Brussels Hustle: Europe gets new leaders.


It’s final; with a few exceptions, the European Union’s top jobs have been confirmed, leaving us all wondering: who are the leaders that will decide on Europe’s future over the next five years? After many of us participated in the second-largest democratic elections in the world last month, what can we expect from them?


Germany’s center-right defense minister Ursula von der Leyen was nominated to lead the European Commission, the EU’s most important institution. She will be the first woman to ever do so (that is, if she wins the support of a majority of MEPs). To our big surprise, Von der Leyen believes in a “United States of Europe,” which is easier said than done in today’s fractured political climate. She is a staunch ally of Angela Merkel and close to French President Emmanuel Macron. The BBC called her a “conservative europhile.”


Among other things, the ECB sets inflation rates and controls spending and lending in the eurozone. For the coming term, it will be led by Christine Lagarde, the French managing director of the International Monetary Fund who recently rolled her eyes at Ivanka Trump in a video that we can’t stop watching. Lagarde is known as a champion for female empowerment, and is also close to Macron (“Manu” seems to be the big winner of these negotiations). As head of the IMF she built a strong relationship with Germany, leaving us wondering whether she could she could spell the return of the Franco-German axis?


Socialist MEP David Sassoli made an unexpected last-minute jump to lead the EU’s democratic body. Besides being a former journalist (kudos to him), he also has a clear vision for Europe: "We need to strengthen our capacity to play a leading role in democracy," he said. He is also keen on reforming the EU’s policies for asylum seekers. "You can't continue to kick this down the road. We don't want citizens asking 'where's Europe' every time an emergency happens."


Charles Michel, the current prime minister of Belgium, will head the institution, which unites the 28 heads of state (one from each country) and their ministers and sets out the overall political direction and priorities of the bloc. At 43, he is among the youngest European leaders.

Backroom politics

 The nominations come after weeks of painstaking negotiations which, after several failed attempts to choose candidates, forced the member countries to abandon the Spitzenkandidaten process (which has strong support in the European Parliament, because it forces national leaders to choose someone from the largest elected political families).

While democracy seems to have suffered a blow, it was a big win for gender parity. Yet, while Donald Tusk boasted of “perfect gender parity”, saying Europe is, after all, a woman,” both Lagarde and von der Leyen are center-right conservatives, and are unlikely to carry out far-reaching feminist reforms.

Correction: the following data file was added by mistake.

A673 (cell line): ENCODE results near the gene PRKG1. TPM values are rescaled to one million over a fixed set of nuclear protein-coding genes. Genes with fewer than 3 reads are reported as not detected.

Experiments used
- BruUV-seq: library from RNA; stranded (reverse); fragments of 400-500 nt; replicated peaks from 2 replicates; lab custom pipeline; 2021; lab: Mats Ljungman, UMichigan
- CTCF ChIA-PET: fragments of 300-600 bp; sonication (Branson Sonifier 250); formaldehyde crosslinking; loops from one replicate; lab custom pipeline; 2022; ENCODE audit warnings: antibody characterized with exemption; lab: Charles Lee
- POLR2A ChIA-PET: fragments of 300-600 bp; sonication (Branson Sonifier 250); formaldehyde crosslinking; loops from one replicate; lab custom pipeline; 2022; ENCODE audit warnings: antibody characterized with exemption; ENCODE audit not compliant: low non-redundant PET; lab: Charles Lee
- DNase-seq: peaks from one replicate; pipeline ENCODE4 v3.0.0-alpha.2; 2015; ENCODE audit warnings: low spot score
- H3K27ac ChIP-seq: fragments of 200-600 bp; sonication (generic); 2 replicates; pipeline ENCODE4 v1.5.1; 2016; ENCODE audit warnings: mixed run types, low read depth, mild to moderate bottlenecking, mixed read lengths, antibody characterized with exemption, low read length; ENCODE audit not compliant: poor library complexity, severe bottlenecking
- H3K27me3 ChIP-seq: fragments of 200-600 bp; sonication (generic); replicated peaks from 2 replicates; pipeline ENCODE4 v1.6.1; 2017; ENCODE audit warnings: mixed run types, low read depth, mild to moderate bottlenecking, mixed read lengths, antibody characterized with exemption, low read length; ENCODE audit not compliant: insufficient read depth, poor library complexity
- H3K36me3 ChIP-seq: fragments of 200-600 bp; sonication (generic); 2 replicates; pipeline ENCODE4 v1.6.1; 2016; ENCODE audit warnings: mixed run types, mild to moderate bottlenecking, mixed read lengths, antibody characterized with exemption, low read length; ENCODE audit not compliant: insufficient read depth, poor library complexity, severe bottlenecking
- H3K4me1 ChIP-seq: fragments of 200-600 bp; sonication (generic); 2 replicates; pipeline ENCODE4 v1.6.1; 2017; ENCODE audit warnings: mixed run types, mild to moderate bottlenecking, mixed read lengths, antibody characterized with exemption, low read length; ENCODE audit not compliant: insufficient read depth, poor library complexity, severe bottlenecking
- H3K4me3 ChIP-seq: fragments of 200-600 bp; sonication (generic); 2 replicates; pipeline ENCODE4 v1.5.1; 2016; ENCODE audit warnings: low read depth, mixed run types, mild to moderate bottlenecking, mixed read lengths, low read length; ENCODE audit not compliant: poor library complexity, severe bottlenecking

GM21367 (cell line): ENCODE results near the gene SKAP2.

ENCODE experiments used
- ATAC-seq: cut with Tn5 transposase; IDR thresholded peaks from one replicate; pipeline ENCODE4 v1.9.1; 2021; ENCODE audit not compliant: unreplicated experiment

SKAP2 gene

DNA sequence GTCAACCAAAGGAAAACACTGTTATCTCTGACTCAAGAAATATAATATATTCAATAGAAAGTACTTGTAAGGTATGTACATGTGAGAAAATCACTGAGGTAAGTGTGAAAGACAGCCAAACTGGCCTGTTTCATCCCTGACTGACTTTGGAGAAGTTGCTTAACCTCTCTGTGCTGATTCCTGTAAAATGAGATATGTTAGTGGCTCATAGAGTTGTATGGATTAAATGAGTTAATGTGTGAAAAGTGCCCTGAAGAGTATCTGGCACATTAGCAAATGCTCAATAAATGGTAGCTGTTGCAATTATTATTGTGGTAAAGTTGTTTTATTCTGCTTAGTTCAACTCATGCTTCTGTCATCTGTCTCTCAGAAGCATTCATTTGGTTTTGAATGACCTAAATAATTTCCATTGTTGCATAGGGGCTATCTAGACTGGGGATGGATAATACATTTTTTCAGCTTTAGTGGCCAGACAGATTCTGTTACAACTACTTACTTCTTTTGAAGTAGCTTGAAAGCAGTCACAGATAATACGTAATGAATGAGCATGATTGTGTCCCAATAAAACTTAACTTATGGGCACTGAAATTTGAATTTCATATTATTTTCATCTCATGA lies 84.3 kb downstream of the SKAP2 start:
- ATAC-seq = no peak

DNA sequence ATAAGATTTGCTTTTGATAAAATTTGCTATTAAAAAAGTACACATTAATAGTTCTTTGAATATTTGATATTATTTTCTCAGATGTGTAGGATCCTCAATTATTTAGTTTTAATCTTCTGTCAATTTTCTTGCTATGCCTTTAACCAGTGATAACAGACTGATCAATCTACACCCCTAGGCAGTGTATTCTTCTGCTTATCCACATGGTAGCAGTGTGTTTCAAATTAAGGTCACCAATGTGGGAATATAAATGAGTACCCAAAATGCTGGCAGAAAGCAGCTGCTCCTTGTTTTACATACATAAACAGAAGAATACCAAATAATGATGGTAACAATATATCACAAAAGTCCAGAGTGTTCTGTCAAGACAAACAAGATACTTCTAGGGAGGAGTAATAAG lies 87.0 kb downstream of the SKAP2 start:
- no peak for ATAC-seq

Similarly, a progressive alliance between Spain, Germany and France suffered a blow when the Visegrad countries (Hungary, Czech Republic, Poland, Slovakia) plus Italy and Ireland vetoed the nomination of social democratic candidate Frans Timmermans over his liberal values and previous criticism of populist governments which undermine the independence of their judiciary. Speaking on behalf of the bloc, Czech prime minister Andrej Babis said Timmermans would be “...unacceptable for us, it would be a total catastrophe.”

Interested in knowing more about how power works in the EU? In ‘Capital Letters’, Elias Kuhn, our “insider in Brussels” shares his perspective and personal experiences from inside the European Commission, where he works.

“Talk of longevity likens the EU to an empire with a constitutional monarchy, which is nonsense. No one in Brussels has this ambition, despite Nigel or Boris’ insinuations to the contrary.”

Business as usual?

 But things could be worse. For all the political differences between the top nominees, the EU’s top jobs appear to have gone to experienced, competent and reasonable leaders. That’s not a bad outcome after an election that saw the largest number of demagogues, charlatans and nationalists elected into the Parliament, and which some predicted would normalize far-right extremism and anti-democratic discourse. It also sends a strong message that Europe can set an example in terms of gender parity.

Judging by who will steer the EU forward in the next five years, we will most likely see business as usual, with Old Europe reigning (through German, French, Spanish, Belgian and Italian leaders) despite all the recent talk of “regional balance.

To some, that may be enough to sigh a breath of relief.